stu mcinally
It’s been good to see some fresh faces coming into the Scotland squad for this year’s Guinness Men’s Six Nations.  

Gregor Townsend has selected a settled squad, but with a couple of new names in there it shows we’re not content with what we’ve got. Internally, that puts pressure on players to perform. The guys know that the Union are looking for Scottish-qualified players, and if they’re good enough, they’re going to play. You just have to look at the calibre of individuals who are missing, including three British and Irish Lions in Chris Harris, Rory Sutherland and Hamish Watson.

Their omission from the squad underlines the quality of the guys playing in their position. In the back row, for instance, Andy Christie has been going very well down at Saracens. He’s always been someone who has impressed me: explosive in both attack and defence, slick and physical. Because Scotland have had a settled back row for a while, he’s just not had the game time in Test rugby. So not selecting Hamish, going with guys like Andy and Luke Crosbie – who have both played for Scotland before but aren’t as experienced as Hamish – does that suggest a changing of the guard? Time will tell.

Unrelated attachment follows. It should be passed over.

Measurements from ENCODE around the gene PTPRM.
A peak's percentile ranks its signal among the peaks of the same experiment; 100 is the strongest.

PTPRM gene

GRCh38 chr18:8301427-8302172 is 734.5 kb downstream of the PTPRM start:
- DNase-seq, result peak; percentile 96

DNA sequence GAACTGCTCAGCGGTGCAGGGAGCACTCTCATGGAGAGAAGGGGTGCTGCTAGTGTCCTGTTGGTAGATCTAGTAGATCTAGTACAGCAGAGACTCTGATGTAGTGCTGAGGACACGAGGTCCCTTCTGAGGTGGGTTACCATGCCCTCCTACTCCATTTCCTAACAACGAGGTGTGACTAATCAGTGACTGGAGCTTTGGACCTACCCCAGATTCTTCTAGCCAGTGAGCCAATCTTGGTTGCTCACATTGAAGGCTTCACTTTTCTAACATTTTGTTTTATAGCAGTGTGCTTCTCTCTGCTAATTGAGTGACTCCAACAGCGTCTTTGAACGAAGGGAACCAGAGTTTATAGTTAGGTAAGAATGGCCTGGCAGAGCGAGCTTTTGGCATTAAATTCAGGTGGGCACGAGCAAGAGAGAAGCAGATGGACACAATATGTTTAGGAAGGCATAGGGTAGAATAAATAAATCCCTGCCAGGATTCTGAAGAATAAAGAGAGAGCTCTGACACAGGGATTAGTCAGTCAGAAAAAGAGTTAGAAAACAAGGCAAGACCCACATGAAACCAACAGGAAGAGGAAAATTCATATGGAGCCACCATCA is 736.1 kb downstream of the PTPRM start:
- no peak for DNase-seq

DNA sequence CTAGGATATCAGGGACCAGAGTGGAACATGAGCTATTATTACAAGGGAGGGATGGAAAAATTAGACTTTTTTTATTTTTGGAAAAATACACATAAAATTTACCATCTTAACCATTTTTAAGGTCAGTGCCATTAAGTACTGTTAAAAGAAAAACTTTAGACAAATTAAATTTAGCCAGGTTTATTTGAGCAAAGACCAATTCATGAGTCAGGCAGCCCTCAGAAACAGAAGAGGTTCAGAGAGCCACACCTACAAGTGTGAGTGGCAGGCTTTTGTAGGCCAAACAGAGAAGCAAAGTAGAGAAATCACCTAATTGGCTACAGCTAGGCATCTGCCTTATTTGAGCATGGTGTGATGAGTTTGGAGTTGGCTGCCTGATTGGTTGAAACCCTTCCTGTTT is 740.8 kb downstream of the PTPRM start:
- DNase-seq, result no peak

Rory Darge being named co-captain with Finn Russell would support that theory. Rory’s such a tremendous player. Anyone who’s watched Glasgow or Scotland for the last couple of years knows the impact he has. His high work rate and breakdown skills are his flagship attributes, but It’s the little things he does that impress me: his footwork in contact – how he always seems to make those extra few metres. His strength in the tackle – always making the attacker work for every inch. He’s well-disciplined, tough and reliable. His leadership style won’t be about what he says, but what he does.

Finn, too, is a brilliant choice as co-captain. On the pitch, he is our leader. Deciding what plays we run and where. He has huge input to how the team trains and how the Test week looks. I know he spends a lot of time with Gregor, discussing plays and kick strategies for the week. He will watch an obscene amount of footage in the lead up to a Test match, always looking for those little gaps in the opposition defence. And a little gap is often all he needs to seemingly create something out of nothing.